Since Horacio Pagani moved to Italy in 1983, it’s easy to miss that back in 1955, Modena’s composite and supercar master was born in Argentina. As the son of an Italian baker working in South America in the 1960s, Pagani was surrounded by locally produced Fords, Chevrolets, DeSotos and more, with certain sturdy models from the ’30s and ’40 still in daily usage. The first car leaving an impact on young Pagani was the Ford Model T, followed by a 1932 Chevrolet often parked in front of their bakery with its engine kept running. Produced in the middle of the Great Depression, these Chevys were characterized by their four venting vanes on the hood, cut to keep that cast-iron inline-six cool.
The Pagani family’s first car was an Estanciera, a Willys Jeep Station Wagon produced by Industrias Kaiser Argentina. Also playing the trumpet in a jazz band, Pagani’s dad soon upgraded to a Rambler Cross Country that would swallow a drum kit just as easily as all the bread they had to ship out.
Having moved to Italy, Horacio Pagani worked his way up at Lamborghini to become the composite pioneer of the brand. Once Chrysler took over the Sant’Agata operation, the engineer responsible for 1987’s Countach Evoluzione finally made his first trip to the United States as the guest of Bill Dayton, the designer tasked by Bob Lutz to reshape the Diablo project for the 1990s.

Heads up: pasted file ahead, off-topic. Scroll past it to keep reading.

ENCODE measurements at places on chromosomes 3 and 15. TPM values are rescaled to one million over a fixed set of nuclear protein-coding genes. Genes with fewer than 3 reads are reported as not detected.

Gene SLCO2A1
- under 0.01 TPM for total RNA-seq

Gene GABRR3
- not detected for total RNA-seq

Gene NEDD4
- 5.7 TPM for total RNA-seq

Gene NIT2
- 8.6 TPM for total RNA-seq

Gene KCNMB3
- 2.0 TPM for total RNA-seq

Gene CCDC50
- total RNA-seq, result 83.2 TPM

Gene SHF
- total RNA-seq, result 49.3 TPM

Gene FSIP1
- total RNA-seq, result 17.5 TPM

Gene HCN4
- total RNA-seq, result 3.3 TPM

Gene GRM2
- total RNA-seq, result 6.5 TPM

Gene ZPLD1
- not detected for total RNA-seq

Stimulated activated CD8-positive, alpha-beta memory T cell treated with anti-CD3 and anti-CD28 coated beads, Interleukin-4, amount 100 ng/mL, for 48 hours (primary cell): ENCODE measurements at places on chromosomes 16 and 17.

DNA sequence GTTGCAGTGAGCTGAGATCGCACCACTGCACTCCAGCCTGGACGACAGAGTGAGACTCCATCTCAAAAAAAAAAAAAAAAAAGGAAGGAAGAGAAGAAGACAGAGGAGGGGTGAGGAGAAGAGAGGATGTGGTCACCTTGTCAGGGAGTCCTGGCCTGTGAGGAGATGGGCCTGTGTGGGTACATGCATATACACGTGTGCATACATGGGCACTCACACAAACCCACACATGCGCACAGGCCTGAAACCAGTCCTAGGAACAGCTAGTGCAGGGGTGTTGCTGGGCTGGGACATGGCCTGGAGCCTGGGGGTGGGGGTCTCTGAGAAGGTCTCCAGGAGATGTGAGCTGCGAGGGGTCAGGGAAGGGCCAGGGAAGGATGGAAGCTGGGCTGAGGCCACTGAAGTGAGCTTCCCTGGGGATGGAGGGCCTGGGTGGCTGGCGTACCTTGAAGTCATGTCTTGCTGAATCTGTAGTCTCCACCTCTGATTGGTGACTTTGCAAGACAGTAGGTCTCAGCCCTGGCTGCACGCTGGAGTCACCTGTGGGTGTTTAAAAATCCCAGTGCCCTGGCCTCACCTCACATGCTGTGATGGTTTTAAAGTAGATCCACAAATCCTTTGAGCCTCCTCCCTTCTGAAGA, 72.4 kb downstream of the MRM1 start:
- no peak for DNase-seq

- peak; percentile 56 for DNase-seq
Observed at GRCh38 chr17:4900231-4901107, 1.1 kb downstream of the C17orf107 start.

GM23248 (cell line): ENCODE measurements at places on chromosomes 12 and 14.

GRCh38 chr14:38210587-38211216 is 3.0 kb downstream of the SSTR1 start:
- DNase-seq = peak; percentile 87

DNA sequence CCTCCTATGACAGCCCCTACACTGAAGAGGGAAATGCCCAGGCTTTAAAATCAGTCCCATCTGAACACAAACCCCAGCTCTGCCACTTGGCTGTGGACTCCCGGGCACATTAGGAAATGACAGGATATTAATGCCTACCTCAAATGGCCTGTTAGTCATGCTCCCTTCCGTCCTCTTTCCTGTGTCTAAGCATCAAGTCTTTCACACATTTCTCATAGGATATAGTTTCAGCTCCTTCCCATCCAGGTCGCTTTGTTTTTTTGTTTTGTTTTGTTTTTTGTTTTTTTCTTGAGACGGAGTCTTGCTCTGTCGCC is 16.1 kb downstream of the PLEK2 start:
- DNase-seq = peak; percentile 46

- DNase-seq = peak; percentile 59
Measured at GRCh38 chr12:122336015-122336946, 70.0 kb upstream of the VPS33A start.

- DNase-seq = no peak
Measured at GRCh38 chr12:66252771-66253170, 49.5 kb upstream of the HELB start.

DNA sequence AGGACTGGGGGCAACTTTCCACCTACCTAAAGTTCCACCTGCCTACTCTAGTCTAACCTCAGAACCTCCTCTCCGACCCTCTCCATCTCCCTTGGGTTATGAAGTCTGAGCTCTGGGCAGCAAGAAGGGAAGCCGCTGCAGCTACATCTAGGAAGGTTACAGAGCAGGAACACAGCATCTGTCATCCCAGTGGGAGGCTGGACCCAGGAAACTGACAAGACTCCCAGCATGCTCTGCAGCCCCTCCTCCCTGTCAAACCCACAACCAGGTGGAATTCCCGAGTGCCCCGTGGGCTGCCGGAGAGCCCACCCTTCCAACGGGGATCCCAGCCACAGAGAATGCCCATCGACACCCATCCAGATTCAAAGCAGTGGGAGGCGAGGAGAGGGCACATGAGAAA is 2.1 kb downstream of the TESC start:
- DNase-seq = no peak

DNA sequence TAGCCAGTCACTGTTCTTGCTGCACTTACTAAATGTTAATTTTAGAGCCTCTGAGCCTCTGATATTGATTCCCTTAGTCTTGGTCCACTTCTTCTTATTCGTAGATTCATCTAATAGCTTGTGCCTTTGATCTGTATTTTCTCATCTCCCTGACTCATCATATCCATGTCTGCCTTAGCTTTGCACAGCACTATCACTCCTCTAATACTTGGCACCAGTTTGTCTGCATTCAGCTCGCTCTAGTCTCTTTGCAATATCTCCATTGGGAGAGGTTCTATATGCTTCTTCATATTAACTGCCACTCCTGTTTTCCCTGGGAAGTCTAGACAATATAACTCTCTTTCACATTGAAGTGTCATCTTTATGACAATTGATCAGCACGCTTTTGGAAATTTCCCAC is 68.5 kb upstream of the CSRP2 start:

Pagani may be a huge Porsche fan often seen driving his Carrera GT, yet at his Argentinian workshop, he also keeps a 1925 Model T bought from its original owner and since restored, along with a four-door Model A Roadster and around 30 more classic smoke machines. The creator of the Zonda even owns a 1949 Buick Roadmaster, the car he saw in the movie Rain Man.
With all this emotional connection to Detroit iron, it’s perhaps not surprising that the round pedals of the Pagani Zonda and Huayra were inspired by the ones fitted to Ford’s Model A.
When it comes to the sportier lot, Pagani is equally fascinated by GT40s, Mustangs and Camaros. He owns a nice red Jaguar E-Type roadster and was the first individual to place an order for the new Ford GT in Europe. It’s red like 1967’s Le Mans-winning Ford GT40 Mk IV driven by Dan Gurney and A.J. Foyt.
On a final note, while not being able to visit North America in 2020, Horacio Pagani urges all young designers to widen their perspectives by taking a deep dive into American and Japanese cultures on top of their European studies. In his view, it’s important to note that upwards on a muddy road, a Ford Model T goes “tak-tak-tak-tak-tak.”